Alex Ross Perry returned to the New York Film Festival with his five-act punk drama Her Smell, featuring a powerhouse performance from Elisabeth Moss. We spoke with the filmmaker about how attending programs at the Film Society of Lincoln Center, including our Paul Verhoeven retrospective and The Female Gaze, helped shape his work. He also discussed his New York Film Festival memories, including a former Centerpiece selection that directly influenced the structure of Her Smell.
The latest from Alex Ross Perry (Listen Up Philip, NYFF52) traces the psychology of an unforgettable woman under the influence. Becky Something (Elisabeth Moss, in a powerhouse performance), the influential lead singer of a popular ’90s alt-rock outfit, struggles with her demons as friends, family, and bandmates alike behold her unraveling through a prism of horror, empathy, and resentment. Perry tracks Becky’s self-destruction—and potential creative redemption—through snaking long takes (arguably some of DP Sean Price Williams’s finest work) in claustrophobic backstage hallways, garishly lit dressing rooms, and recording studios, and the film’s ensemble cast (including Cara Delevingne, Ashley Benson, Amber Heard, Virginia Madsen, Dan Stevens and Eric Stoltz) is impeccable in support of Moss’s rattling trip to the brink.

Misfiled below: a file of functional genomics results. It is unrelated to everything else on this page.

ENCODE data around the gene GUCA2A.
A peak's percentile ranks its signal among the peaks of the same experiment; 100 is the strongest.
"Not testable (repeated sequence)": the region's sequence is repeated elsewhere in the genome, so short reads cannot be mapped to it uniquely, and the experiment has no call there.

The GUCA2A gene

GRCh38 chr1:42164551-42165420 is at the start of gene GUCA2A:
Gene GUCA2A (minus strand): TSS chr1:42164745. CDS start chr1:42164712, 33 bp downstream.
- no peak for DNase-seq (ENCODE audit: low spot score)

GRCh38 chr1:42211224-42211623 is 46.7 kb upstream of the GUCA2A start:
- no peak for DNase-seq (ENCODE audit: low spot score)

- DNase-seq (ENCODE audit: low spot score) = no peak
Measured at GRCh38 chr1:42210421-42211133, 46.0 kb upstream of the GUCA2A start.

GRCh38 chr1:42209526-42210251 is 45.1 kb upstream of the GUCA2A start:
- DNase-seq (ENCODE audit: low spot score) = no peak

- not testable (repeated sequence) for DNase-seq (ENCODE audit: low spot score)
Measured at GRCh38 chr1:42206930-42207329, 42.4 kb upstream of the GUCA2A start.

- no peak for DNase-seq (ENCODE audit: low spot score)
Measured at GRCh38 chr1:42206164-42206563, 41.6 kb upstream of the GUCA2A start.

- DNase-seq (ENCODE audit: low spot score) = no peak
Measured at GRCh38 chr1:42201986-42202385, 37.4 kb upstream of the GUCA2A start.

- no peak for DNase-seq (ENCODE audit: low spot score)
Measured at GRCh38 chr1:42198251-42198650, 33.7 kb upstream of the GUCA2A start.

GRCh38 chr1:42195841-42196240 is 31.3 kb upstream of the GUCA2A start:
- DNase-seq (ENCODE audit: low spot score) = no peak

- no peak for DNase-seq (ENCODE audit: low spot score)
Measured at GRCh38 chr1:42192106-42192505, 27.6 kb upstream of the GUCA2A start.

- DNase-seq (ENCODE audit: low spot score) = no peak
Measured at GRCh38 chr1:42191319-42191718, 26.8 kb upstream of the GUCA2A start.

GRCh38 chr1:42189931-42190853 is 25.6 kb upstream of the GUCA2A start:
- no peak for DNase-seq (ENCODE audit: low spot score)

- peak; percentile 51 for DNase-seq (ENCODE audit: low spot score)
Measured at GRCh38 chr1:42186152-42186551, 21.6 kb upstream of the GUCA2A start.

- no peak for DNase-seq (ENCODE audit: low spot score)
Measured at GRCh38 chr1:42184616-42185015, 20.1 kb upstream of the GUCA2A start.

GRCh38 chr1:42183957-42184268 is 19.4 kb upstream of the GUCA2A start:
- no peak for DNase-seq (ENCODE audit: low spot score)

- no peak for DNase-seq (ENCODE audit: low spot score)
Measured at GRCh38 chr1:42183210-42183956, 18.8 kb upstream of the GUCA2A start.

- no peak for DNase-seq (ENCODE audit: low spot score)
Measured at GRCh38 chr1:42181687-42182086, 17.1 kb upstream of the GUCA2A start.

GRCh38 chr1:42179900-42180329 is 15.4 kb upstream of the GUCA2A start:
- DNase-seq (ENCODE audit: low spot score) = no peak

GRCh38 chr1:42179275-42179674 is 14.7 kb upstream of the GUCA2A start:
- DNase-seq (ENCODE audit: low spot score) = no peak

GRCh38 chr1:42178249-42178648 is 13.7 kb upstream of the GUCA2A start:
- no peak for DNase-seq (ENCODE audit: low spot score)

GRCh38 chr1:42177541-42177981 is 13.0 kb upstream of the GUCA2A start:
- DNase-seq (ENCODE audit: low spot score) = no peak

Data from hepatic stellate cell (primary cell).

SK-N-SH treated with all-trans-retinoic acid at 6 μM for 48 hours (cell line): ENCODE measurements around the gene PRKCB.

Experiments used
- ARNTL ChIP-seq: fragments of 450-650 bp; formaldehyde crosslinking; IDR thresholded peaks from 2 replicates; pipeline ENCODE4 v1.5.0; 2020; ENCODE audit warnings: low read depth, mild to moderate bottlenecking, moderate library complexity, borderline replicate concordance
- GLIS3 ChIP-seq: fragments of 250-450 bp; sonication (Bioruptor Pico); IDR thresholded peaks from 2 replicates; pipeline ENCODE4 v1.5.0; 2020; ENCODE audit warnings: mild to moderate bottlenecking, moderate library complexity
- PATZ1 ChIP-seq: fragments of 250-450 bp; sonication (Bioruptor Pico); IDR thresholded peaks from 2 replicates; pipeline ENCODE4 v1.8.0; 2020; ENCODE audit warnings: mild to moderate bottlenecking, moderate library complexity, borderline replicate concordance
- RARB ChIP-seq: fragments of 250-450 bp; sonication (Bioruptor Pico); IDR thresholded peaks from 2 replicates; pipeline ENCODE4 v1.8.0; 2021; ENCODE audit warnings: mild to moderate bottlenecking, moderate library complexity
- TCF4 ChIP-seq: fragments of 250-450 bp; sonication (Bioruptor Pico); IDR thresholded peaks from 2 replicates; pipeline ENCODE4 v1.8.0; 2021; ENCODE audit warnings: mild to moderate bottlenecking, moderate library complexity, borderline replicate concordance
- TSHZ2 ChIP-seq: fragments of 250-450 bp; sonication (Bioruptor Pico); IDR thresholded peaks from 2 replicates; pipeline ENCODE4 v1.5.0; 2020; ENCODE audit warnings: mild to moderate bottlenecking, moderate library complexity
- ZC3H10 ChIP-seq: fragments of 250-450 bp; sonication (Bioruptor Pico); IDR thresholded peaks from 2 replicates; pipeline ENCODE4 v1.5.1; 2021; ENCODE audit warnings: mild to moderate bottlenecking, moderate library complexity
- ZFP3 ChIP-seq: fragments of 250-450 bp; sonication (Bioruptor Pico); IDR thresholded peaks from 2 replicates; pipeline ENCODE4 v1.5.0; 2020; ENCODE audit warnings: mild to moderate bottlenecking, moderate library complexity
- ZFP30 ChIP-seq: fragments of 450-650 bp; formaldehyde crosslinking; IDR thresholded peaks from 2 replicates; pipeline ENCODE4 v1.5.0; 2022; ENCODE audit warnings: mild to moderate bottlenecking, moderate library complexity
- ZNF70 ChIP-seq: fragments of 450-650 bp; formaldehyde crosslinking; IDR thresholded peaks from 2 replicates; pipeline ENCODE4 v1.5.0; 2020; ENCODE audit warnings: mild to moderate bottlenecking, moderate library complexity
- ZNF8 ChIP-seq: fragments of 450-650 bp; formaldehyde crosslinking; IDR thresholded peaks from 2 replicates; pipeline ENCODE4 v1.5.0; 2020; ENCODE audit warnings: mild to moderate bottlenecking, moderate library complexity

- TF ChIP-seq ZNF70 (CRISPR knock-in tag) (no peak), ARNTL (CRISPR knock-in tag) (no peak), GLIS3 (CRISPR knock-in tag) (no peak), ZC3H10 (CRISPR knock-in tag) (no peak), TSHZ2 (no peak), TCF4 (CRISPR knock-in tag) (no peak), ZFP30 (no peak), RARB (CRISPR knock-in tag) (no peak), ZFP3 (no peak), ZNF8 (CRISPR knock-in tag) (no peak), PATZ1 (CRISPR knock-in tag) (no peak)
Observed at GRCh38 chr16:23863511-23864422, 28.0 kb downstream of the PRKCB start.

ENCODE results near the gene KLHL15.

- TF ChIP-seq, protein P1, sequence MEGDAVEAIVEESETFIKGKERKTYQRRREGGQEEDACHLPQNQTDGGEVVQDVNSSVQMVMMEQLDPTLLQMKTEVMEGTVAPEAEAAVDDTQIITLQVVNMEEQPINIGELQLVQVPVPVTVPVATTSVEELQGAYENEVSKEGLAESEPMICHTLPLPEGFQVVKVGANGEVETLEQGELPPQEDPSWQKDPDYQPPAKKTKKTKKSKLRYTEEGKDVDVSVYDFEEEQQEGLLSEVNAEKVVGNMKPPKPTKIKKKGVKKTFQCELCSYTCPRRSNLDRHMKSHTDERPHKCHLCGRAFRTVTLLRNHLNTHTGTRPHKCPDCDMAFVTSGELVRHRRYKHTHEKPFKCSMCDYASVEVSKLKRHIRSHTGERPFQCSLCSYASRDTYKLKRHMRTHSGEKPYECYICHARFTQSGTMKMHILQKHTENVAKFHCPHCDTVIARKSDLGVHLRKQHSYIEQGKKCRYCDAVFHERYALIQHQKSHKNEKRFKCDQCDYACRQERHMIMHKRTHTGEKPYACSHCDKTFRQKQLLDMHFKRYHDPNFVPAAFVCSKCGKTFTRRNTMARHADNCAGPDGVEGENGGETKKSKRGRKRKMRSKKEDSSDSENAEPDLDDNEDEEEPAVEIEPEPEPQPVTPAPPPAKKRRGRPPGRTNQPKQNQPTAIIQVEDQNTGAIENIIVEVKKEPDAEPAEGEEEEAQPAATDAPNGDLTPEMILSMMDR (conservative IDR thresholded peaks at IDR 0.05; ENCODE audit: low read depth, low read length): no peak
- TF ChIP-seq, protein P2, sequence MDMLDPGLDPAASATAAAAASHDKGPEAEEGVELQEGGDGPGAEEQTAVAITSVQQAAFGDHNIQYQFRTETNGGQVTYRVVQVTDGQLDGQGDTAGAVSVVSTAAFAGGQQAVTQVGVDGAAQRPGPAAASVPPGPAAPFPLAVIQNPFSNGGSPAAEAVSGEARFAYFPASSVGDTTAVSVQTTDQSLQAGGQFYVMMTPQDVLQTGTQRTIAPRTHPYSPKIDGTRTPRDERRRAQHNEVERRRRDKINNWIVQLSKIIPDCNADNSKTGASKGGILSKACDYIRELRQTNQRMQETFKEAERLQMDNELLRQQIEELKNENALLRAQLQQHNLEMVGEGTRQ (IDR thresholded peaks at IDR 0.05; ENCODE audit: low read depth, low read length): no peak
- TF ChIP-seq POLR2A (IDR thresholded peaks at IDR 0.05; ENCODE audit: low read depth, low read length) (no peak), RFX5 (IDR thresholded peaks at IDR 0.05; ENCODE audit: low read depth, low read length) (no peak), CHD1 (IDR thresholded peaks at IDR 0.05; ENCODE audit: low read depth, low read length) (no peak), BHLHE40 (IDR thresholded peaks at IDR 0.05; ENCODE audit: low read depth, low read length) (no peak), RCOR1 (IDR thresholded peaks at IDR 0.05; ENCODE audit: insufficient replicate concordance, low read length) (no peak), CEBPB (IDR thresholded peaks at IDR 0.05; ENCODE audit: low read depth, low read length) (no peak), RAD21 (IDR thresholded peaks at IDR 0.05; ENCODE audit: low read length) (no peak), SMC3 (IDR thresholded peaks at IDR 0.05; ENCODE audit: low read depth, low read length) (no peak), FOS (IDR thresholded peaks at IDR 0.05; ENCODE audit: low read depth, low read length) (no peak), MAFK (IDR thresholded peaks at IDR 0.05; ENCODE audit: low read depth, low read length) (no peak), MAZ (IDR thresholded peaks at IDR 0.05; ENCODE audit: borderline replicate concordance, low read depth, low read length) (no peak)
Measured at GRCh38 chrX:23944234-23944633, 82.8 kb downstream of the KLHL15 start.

The 17-day New York Film Festival highlights the best in world cinema, featuring top films from celebrated filmmakers as well as fresh new talent. Since 1963, NYFF has brought new and important cinematic works from around the world to Lincoln Center. In addition to the Main Slate official selections, the festival includes newly restored classics, special events, filmmaker talks, panel discussions, the avant-garde showcase Projections, and much more.
The Film Society of Lincoln Center is devoted to supporting the art and elevating the craft of cinema. The only branch of the world-renowned arts complex Lincoln Center to shine a light on the everlasting yet evolving importance of the moving image, this nonprofit organization was founded in 1969 to celebrate American and international film. Via year-round programming and discussions; its annual New York Film Festival; and its publications, including Film Comment, the U.S.’s premier magazine about films and film culture, the Film Society endeavors to make the discussion and appreciation of cinema accessible to a broader audience, as well as to ensure that it will remain an essential art form for years to come.
More info: filmlinc.org